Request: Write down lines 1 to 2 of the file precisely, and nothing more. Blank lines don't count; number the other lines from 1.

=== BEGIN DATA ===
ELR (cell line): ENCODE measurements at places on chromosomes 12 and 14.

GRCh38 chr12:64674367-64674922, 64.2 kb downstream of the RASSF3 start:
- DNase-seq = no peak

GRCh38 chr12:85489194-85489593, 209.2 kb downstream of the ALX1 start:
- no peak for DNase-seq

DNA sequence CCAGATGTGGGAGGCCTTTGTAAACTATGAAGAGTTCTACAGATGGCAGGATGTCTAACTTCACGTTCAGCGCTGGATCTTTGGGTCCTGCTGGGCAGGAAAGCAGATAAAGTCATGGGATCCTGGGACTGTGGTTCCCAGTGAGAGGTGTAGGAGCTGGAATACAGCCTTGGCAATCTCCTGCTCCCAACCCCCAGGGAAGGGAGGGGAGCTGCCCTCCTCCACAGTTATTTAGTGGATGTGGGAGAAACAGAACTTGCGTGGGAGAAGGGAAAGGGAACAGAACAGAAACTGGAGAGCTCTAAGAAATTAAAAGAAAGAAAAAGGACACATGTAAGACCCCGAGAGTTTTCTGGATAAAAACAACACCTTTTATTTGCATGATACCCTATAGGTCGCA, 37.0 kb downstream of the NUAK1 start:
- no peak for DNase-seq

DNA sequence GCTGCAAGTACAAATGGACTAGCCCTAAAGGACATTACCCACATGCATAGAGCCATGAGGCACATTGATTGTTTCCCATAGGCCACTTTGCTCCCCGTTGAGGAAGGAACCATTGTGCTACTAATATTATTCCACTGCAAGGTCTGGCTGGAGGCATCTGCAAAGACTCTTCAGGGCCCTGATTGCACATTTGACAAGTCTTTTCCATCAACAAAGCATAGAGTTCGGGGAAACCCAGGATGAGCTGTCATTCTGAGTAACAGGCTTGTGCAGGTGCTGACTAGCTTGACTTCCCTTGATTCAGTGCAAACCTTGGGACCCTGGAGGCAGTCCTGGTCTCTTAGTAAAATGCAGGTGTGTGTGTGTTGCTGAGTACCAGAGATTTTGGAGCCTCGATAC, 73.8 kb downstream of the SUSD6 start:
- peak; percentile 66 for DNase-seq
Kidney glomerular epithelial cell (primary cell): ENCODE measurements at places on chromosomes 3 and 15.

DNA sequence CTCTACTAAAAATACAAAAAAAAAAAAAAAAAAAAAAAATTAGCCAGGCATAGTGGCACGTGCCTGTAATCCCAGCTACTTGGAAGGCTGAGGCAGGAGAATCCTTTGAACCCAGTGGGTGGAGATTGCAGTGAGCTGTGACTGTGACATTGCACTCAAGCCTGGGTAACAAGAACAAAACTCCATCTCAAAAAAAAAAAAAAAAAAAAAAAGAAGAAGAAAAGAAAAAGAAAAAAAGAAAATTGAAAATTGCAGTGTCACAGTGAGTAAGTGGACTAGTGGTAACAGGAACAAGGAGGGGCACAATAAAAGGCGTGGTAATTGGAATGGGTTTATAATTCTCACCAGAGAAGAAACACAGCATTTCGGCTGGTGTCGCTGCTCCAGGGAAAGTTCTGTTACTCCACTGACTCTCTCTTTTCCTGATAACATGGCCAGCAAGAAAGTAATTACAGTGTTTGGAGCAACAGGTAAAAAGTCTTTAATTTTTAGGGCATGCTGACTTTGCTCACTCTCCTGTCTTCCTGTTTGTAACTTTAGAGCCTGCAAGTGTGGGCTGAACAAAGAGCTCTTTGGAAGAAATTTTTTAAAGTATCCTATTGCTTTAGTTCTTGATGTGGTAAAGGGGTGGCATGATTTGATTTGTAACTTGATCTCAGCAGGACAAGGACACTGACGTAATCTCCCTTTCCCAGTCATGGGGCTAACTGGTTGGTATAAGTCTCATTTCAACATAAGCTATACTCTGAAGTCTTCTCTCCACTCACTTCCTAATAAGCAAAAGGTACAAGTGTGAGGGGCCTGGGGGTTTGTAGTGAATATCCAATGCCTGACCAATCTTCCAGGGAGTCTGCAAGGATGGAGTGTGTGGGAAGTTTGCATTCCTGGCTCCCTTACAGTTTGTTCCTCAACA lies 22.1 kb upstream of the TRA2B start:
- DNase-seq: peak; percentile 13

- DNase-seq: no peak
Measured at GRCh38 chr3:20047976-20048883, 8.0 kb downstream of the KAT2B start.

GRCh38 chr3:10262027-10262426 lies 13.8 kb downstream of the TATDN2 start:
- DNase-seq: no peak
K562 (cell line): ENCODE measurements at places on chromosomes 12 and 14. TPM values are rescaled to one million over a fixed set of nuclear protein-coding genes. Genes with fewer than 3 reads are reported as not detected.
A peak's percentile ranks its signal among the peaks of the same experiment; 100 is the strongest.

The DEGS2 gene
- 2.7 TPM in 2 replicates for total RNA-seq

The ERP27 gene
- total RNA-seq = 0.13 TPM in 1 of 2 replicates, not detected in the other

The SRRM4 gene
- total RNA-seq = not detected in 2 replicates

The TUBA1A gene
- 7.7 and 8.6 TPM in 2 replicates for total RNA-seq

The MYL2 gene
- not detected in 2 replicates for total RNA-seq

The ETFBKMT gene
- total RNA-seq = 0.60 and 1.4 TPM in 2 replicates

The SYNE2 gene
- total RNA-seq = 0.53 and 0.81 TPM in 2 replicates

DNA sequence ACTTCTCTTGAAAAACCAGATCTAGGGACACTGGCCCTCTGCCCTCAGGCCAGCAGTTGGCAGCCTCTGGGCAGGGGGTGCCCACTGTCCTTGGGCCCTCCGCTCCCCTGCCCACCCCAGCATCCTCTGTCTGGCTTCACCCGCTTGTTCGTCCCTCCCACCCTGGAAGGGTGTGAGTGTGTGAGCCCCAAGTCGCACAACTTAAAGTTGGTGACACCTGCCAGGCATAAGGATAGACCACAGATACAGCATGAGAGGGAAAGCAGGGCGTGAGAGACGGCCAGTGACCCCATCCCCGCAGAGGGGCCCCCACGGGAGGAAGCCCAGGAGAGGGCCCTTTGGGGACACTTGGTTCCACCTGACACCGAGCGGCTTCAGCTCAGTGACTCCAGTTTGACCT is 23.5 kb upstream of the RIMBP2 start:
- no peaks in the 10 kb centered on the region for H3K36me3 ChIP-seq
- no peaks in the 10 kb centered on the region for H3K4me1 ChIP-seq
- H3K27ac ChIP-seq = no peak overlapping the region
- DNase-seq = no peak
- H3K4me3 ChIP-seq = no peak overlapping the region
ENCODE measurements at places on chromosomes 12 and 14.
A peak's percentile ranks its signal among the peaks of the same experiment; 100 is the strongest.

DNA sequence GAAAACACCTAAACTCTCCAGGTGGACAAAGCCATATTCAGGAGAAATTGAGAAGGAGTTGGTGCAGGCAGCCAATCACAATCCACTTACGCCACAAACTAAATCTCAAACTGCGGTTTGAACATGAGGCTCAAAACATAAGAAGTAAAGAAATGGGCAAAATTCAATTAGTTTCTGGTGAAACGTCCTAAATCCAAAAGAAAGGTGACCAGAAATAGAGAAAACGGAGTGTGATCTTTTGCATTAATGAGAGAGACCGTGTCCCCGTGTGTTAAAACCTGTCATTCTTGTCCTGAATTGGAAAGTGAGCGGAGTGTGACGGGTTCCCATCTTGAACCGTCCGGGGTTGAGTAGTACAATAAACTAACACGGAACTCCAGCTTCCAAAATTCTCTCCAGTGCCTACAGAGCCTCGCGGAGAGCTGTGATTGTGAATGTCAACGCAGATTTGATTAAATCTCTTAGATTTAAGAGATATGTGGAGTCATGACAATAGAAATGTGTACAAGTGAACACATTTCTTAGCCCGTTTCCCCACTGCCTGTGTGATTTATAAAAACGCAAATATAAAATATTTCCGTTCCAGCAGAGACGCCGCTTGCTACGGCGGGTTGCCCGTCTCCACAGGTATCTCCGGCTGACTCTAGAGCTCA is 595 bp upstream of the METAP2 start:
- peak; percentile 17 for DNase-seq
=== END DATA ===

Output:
ELR (cell line): ENCODE measurements at places on chromosomes 12 and 14.

GRCh38 chr12:64674367-64674922, 64.2 kb downstream of the RASSF3 start: